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Turkey Shuts Down Islamic Party

January 16, 1998

ANKARA, Turkey (AP) _ Turkey’s high court today outlawed the Islamic-oriented Welfare Party, a powerful political force that the military and other leaders accused of undermining the government’s secular doctrines.

But the Constitutional Court ruling is only a temporary victory for opponents of the Islamic political movement. It apparently already is in the process of being re-formed under a new name _ and possibly renewed commitment _ as it did after being abolished twice before since 1970.

The ban may also further strain Turkey’s ties with the European Union and other Western allies, which characterized attempts to quash Turkey’s largest party as undemocratic.

Chief Justice Ahmet Necdet Sezer announced the 9-2 vote a month after deliberations began.

The court’s decision limits the political activities of Welfare leaders, including former Prime Minister Necmettin Erbakan, for the next five years. All its assets now must be turned over to the state.

Welfare won 21 percent of the votes in 1995 elections. Party chief Erbakan led the country in a center-right coalition for a year until June, when he resigned under pressure from the military.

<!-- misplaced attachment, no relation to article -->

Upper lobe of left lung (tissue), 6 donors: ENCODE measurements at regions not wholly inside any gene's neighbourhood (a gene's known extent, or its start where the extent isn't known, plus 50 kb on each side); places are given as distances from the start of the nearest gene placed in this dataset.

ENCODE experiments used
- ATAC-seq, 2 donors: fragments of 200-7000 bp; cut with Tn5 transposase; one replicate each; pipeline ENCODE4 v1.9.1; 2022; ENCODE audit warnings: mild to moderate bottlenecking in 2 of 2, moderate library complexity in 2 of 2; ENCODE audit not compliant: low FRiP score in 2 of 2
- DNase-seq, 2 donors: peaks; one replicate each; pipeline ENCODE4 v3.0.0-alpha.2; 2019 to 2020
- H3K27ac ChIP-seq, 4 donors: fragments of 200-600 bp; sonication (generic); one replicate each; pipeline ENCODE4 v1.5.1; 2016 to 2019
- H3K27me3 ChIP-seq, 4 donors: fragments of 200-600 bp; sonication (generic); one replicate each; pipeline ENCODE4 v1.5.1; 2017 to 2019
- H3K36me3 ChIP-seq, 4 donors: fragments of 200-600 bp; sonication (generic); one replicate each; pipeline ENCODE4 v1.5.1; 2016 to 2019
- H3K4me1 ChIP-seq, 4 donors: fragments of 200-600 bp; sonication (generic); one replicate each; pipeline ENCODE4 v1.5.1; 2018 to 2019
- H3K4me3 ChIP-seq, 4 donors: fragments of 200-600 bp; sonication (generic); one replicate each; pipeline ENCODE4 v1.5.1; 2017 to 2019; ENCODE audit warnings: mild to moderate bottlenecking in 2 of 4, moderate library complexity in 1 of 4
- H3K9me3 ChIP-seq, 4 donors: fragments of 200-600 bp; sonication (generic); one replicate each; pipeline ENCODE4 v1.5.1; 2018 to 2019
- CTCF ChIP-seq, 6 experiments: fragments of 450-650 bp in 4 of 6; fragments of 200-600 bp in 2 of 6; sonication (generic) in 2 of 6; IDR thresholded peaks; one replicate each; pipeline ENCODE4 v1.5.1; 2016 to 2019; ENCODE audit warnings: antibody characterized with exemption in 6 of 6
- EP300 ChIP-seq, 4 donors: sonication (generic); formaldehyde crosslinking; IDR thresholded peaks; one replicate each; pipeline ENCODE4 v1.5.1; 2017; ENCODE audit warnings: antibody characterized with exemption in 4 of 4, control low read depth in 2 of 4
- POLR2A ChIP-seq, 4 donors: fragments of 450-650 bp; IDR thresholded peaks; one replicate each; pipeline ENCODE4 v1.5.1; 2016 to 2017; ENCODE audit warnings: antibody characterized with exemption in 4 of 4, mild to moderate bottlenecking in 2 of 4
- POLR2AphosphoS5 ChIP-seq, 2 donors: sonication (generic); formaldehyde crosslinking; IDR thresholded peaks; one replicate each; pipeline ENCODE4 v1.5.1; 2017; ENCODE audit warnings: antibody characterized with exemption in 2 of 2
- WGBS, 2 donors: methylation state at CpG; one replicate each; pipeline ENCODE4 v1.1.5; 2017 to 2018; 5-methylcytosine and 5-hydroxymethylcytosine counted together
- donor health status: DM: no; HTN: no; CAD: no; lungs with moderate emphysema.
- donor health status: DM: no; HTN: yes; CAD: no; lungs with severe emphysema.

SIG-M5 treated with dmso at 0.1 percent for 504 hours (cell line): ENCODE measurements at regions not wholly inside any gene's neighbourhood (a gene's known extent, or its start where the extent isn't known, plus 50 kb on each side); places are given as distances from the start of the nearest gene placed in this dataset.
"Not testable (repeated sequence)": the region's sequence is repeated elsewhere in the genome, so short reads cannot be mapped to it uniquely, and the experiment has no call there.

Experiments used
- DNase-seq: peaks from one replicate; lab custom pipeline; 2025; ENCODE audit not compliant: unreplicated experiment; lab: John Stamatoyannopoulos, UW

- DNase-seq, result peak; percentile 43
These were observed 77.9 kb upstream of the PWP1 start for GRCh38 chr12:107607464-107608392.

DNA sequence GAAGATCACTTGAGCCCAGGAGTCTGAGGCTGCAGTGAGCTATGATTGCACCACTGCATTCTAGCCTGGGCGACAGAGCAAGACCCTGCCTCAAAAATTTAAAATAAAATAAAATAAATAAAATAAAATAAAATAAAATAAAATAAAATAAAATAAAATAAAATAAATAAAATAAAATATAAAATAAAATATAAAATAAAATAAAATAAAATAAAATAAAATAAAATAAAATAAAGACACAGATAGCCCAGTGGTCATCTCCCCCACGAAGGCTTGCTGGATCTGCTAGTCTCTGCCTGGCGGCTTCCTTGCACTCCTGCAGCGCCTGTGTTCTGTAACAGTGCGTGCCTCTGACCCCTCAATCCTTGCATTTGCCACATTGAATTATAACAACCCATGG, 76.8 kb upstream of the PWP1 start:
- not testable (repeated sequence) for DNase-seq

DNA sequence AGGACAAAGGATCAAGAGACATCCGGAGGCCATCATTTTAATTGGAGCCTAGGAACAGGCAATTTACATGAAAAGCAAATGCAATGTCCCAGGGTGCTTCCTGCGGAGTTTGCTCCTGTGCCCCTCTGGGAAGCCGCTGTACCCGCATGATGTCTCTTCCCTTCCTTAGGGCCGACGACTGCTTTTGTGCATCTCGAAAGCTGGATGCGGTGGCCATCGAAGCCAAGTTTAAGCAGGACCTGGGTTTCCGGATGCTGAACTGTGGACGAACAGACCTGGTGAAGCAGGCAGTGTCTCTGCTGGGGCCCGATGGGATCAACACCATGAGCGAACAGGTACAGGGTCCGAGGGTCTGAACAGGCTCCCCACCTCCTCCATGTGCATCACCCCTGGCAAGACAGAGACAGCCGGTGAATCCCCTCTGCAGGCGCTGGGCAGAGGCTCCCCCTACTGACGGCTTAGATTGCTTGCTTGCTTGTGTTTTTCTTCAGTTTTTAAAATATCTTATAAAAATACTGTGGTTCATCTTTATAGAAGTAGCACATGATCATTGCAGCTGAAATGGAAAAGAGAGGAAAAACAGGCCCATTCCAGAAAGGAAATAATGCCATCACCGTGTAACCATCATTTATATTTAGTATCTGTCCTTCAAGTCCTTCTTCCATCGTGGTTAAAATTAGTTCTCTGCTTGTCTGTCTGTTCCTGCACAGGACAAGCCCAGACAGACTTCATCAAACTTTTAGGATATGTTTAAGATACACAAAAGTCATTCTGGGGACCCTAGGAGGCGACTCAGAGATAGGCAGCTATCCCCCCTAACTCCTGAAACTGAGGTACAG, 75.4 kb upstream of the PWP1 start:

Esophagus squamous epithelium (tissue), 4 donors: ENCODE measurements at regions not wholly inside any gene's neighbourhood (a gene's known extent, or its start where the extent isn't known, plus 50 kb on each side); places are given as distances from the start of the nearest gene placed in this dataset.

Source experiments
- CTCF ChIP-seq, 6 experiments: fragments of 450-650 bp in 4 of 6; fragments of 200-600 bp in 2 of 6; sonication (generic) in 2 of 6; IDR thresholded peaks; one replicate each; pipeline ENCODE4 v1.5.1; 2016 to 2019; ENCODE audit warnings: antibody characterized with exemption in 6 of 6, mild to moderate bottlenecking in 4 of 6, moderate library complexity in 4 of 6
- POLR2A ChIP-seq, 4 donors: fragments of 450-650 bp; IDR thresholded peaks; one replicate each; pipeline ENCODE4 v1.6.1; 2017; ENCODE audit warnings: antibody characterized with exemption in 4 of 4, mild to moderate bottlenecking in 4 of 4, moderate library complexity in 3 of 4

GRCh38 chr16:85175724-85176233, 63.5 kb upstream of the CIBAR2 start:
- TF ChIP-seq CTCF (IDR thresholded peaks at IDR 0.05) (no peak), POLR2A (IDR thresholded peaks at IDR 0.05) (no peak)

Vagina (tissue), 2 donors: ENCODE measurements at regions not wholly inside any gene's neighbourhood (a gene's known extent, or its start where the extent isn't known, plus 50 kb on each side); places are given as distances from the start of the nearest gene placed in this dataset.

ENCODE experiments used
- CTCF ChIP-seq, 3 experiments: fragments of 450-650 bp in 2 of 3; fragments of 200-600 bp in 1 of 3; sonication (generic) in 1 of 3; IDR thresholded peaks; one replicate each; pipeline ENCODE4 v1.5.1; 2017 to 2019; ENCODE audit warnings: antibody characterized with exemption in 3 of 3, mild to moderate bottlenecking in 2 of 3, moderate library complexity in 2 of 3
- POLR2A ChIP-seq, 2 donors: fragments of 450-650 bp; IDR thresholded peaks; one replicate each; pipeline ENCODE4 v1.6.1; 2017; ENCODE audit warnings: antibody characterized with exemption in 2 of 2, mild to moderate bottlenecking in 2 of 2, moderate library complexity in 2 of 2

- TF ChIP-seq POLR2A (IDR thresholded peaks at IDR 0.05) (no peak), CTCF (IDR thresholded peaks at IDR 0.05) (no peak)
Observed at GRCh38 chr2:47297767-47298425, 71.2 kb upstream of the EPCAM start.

Despite its overwhelmingly Islamic population, Turkey constitutionally is a secular nation _ and the armed forces consider themselves the protector of that status.

Speeches by Welfare leaders and actions by the government led by Erbakan were part of the basis for the indictment.

Erbakan once called Welfare an ``Islamic jihad army″ and insisted that the party’s Islamic-guided principles will one day rule Turkey, regardless if the transition is ``sweet or bloody.″

Welfare backers protested that the party was being unfairly punished by a system incapable of recognizing that religion and politics can co-exist, as they do in Christian Democratic parties in Europe.

The verdict followed Monday’s decision to freeze about $6 million of government funds allocated for Welfare for this year.